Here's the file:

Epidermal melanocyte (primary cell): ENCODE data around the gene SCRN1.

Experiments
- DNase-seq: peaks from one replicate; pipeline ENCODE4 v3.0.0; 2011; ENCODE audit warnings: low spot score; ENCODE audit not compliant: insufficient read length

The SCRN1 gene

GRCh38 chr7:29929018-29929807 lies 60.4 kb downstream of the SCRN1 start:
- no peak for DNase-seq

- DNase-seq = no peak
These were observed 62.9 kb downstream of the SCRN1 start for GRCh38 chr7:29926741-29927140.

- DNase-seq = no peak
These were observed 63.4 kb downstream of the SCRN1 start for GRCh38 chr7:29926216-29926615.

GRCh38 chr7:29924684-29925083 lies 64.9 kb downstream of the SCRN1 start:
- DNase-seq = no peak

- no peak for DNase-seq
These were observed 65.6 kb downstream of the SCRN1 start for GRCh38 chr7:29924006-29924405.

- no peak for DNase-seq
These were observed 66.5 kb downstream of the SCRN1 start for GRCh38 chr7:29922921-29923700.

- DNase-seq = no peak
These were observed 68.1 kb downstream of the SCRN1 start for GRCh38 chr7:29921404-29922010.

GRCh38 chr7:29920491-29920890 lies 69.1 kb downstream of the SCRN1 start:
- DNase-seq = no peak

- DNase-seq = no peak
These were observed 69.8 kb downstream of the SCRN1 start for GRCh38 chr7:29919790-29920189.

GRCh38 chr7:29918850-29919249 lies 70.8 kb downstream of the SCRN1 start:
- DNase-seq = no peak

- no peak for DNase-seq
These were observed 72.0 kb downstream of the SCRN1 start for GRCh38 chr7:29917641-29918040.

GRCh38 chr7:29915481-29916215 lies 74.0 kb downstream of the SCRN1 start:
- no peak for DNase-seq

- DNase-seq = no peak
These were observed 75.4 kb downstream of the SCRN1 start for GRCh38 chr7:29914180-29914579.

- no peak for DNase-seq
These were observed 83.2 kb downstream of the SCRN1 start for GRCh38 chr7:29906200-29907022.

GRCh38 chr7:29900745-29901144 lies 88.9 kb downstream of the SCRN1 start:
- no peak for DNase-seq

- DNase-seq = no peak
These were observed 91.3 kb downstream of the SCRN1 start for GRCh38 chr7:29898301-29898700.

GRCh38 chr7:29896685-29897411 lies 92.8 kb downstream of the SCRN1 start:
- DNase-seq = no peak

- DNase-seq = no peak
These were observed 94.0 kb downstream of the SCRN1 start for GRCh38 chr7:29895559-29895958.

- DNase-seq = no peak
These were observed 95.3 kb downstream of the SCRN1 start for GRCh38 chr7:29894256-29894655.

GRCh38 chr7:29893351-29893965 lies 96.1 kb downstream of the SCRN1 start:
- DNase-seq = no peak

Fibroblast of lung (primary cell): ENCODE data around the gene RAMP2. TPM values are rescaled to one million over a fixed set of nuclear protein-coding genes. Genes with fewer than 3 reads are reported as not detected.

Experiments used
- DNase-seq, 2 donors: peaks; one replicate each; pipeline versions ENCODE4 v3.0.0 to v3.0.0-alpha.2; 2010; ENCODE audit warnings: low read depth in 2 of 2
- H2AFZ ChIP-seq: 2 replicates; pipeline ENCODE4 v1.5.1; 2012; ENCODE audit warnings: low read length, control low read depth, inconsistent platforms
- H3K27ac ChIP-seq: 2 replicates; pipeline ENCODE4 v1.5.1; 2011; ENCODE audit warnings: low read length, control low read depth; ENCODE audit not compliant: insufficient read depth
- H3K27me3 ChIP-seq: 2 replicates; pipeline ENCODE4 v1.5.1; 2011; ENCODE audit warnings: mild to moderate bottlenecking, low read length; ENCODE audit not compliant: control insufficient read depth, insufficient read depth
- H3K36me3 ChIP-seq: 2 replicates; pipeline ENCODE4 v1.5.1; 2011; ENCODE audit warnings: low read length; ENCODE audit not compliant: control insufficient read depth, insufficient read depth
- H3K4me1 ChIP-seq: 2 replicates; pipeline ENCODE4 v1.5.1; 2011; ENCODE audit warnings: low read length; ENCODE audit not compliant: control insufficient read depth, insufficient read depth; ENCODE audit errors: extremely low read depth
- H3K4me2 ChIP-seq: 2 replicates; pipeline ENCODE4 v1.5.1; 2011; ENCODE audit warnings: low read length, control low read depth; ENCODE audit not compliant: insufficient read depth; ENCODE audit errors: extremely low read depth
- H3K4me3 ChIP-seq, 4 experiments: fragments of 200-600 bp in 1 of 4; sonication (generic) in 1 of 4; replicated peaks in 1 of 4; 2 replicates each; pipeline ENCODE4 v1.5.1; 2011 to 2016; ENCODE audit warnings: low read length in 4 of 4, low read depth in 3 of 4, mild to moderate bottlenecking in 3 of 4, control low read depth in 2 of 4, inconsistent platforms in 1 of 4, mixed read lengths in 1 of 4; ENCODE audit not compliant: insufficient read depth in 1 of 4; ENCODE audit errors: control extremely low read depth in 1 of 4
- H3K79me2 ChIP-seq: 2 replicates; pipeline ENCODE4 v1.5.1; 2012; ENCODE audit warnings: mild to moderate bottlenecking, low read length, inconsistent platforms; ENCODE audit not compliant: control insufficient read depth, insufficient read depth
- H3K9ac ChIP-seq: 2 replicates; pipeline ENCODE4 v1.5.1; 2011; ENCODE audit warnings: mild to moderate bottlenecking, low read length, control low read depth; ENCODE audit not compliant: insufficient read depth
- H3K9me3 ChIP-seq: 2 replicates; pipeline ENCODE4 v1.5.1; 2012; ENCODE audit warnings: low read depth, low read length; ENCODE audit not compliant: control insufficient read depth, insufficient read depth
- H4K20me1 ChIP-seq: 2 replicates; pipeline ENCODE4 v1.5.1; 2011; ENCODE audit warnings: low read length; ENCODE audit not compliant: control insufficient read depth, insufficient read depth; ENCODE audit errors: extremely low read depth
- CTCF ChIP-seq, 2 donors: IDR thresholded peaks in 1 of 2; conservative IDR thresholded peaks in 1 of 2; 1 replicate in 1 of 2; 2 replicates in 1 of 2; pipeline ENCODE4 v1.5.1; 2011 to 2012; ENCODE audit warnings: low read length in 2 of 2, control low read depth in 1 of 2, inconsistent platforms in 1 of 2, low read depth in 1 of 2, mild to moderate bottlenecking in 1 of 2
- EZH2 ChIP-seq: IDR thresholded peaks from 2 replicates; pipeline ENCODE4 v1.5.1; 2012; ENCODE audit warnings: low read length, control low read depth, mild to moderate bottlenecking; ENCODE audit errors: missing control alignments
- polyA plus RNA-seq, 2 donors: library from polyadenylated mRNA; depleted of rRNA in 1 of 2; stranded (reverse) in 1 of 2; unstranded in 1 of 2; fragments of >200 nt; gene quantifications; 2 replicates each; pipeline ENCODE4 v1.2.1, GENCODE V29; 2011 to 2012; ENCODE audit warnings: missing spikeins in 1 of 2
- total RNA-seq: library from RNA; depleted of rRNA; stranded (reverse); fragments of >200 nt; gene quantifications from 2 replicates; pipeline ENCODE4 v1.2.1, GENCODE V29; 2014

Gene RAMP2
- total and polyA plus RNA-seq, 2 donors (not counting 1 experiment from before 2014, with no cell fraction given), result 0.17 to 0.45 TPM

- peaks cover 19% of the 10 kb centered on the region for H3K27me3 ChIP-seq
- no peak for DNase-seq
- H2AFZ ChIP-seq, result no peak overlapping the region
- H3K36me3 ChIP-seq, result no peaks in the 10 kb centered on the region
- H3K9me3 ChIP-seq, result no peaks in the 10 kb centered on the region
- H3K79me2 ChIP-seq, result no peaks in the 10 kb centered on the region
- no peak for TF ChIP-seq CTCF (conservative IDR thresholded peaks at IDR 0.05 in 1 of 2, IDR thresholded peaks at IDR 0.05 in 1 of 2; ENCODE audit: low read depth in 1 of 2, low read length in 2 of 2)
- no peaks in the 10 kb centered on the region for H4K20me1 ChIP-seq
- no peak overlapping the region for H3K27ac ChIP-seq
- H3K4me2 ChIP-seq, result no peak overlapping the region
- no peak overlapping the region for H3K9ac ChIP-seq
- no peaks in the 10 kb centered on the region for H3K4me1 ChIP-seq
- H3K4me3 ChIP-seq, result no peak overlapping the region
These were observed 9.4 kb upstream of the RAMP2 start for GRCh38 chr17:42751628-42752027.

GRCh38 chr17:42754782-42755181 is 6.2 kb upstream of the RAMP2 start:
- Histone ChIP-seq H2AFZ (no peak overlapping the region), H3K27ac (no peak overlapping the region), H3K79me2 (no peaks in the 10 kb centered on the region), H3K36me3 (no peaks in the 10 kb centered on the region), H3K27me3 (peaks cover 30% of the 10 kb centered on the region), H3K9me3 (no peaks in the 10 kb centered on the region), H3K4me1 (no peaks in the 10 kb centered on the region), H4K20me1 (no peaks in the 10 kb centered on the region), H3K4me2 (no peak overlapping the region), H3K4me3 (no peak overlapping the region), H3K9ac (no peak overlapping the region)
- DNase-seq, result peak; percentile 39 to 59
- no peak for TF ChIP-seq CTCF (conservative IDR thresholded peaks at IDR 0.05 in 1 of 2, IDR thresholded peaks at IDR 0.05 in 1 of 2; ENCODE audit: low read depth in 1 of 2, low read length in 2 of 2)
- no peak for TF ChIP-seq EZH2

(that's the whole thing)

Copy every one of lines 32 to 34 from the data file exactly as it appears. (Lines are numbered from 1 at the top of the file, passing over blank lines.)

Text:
These were observed 83.2 kb downstream of the SCRN1 start for GRCh38 chr7:29906200-29907022.

GRCh38 chr7:29900745-29901144 lies 88.9 kb downstream of the SCRN1 start:
- no peak for DNase-seq